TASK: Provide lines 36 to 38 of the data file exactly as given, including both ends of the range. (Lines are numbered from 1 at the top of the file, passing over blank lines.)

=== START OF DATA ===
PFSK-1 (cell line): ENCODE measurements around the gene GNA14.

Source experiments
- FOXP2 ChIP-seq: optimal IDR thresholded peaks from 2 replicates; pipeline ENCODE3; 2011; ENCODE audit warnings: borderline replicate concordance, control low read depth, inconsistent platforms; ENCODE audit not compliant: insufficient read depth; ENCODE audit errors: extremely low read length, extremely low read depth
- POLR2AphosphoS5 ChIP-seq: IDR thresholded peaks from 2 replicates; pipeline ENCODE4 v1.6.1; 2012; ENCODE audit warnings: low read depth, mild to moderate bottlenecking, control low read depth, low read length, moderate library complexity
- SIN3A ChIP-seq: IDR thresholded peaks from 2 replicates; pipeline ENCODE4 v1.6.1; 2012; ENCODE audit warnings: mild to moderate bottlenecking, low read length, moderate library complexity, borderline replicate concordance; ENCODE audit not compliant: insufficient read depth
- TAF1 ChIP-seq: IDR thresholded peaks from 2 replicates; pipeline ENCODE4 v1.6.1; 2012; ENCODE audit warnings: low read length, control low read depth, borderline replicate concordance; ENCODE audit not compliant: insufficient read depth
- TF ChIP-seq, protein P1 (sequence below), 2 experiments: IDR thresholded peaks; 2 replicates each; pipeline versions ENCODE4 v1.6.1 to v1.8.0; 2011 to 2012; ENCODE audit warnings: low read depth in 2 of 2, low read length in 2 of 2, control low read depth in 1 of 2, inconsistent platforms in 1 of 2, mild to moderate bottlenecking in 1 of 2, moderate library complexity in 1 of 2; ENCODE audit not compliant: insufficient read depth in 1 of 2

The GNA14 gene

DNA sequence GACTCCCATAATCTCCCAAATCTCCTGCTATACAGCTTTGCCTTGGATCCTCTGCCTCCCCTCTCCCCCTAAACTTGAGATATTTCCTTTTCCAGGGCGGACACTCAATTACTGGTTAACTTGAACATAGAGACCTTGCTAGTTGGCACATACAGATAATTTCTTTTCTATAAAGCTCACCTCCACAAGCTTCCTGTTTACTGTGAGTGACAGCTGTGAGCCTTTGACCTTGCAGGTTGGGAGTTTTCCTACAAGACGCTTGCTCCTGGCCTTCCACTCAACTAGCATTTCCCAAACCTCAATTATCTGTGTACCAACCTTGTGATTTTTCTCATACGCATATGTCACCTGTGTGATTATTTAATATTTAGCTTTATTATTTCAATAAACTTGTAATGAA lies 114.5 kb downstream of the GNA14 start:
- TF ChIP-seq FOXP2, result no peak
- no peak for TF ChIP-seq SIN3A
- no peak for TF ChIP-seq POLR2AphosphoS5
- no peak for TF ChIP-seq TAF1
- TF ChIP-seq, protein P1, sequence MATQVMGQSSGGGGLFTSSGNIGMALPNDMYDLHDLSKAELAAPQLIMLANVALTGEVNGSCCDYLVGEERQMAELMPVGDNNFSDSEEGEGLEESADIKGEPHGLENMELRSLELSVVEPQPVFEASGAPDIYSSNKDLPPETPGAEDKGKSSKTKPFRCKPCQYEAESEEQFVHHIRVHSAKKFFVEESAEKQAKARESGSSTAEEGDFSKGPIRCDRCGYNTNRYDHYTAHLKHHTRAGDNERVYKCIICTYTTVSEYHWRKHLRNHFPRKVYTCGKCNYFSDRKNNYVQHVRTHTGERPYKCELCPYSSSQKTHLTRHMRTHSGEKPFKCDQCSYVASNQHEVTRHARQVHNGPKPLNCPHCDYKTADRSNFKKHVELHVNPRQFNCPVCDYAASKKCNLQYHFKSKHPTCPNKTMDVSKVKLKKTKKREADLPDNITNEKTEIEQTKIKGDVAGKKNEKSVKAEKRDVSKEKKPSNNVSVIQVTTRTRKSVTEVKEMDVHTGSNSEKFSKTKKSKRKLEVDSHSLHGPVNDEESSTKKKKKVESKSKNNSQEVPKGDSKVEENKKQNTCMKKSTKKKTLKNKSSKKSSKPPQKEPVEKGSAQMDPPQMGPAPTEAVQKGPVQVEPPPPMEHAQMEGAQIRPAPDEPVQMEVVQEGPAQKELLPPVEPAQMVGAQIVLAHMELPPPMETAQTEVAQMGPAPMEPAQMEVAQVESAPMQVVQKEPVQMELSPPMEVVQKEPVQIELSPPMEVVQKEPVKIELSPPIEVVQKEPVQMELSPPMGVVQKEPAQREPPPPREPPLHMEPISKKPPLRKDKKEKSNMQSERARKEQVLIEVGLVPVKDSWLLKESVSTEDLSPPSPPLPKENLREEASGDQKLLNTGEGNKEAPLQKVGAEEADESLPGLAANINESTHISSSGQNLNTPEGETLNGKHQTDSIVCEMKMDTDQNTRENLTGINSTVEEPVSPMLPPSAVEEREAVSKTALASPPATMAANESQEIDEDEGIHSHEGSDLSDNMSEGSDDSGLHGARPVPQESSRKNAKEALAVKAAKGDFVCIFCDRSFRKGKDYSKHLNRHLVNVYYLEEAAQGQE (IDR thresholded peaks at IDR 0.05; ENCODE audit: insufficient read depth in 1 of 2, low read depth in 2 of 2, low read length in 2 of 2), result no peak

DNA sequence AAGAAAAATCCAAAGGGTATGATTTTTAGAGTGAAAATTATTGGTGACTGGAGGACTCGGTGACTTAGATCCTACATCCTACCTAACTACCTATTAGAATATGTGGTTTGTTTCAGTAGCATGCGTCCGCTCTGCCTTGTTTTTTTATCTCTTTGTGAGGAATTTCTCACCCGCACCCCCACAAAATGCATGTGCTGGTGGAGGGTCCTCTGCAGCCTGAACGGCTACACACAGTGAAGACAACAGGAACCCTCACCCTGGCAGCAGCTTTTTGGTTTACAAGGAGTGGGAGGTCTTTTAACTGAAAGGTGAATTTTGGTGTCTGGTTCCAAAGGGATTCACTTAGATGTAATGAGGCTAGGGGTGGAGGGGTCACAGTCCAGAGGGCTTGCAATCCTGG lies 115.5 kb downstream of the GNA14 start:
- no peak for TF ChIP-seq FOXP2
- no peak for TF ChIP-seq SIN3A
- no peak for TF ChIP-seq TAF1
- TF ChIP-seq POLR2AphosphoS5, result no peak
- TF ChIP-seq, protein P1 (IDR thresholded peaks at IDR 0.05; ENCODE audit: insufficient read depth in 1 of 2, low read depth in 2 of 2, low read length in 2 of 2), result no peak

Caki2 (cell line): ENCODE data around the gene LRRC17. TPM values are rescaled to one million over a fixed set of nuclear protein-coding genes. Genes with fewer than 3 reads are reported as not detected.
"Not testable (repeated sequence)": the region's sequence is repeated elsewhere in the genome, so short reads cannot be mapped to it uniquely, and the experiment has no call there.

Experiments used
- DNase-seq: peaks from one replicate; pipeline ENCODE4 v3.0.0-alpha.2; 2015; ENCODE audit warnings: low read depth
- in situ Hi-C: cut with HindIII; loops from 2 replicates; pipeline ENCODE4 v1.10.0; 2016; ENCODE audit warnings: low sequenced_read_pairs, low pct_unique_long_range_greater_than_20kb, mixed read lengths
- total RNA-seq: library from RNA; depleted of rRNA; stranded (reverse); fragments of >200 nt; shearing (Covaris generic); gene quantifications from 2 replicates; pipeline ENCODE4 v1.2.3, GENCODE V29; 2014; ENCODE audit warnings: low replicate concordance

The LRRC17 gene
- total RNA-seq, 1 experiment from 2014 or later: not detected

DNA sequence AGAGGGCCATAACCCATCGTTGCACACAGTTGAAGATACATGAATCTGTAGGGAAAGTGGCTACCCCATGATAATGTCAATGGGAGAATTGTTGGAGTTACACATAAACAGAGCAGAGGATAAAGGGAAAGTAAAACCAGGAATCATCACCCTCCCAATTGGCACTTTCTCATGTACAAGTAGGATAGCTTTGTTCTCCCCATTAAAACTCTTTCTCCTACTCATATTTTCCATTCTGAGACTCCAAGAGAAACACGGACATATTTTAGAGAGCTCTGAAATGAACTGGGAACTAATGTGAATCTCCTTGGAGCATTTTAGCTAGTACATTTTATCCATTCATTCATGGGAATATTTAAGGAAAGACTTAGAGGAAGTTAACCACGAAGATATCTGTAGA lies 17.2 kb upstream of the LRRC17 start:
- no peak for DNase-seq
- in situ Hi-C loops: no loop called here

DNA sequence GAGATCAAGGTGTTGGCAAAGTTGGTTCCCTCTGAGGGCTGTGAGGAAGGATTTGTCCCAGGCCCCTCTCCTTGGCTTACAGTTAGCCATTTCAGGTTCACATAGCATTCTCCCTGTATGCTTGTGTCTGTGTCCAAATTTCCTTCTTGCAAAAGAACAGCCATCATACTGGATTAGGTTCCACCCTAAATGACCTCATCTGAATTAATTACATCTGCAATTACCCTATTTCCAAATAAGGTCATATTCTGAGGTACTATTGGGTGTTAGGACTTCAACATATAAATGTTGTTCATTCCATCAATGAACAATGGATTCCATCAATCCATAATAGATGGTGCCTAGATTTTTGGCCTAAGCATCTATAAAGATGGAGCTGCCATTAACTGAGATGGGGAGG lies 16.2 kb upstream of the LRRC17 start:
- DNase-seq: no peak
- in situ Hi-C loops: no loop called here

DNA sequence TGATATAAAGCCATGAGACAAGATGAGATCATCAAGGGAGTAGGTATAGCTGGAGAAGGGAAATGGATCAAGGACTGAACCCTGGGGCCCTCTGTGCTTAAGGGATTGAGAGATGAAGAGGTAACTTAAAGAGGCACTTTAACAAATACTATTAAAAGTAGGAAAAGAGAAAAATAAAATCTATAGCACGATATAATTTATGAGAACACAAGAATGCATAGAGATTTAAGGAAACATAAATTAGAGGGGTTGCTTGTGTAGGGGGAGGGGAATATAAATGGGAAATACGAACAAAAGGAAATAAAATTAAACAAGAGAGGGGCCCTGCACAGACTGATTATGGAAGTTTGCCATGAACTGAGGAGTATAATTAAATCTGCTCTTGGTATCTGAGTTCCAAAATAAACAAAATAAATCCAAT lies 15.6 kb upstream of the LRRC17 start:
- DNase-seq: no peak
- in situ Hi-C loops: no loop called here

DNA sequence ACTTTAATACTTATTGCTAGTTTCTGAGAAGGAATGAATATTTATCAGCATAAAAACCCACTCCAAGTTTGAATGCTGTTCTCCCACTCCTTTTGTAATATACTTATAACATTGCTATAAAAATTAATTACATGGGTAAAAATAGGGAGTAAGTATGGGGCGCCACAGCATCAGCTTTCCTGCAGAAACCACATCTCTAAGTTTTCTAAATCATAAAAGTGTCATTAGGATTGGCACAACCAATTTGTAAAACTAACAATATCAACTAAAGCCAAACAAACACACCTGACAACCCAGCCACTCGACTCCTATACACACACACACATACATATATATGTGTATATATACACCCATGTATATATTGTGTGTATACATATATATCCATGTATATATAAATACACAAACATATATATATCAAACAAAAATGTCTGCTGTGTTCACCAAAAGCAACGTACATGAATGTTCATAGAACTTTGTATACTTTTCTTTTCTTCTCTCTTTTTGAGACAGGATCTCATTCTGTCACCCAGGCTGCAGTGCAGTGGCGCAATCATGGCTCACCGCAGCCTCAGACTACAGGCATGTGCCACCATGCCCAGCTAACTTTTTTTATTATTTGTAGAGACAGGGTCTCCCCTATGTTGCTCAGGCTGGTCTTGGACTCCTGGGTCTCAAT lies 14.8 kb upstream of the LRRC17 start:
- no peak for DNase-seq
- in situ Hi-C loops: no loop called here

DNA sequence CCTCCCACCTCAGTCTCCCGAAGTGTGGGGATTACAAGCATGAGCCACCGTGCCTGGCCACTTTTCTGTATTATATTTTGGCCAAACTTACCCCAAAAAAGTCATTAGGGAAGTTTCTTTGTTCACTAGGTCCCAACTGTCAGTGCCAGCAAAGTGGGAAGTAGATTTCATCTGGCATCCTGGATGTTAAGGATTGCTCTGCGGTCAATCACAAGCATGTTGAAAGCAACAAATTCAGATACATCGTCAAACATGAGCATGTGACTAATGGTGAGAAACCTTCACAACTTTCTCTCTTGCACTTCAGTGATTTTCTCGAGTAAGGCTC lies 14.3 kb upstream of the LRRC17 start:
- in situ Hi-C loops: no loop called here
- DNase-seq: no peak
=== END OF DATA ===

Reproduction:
- DNase-seq: no peak
- in situ Hi-C loops: no loop called here

DNA sequence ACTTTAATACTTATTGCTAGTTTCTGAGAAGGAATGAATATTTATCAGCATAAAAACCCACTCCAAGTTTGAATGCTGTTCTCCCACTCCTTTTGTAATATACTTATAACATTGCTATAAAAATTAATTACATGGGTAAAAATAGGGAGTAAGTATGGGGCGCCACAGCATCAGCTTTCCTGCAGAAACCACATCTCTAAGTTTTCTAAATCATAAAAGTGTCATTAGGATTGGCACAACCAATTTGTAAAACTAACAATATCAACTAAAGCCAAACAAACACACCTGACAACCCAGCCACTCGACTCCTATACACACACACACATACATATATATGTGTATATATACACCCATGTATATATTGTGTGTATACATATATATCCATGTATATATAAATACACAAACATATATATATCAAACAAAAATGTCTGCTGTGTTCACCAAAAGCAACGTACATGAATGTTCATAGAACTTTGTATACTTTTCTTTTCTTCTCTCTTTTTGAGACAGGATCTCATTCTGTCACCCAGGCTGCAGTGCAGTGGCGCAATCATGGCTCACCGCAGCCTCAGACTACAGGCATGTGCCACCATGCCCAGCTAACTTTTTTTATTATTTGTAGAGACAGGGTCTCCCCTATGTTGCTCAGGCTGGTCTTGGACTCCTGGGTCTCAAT lies 14.8 kb upstream of the LRRC17 start: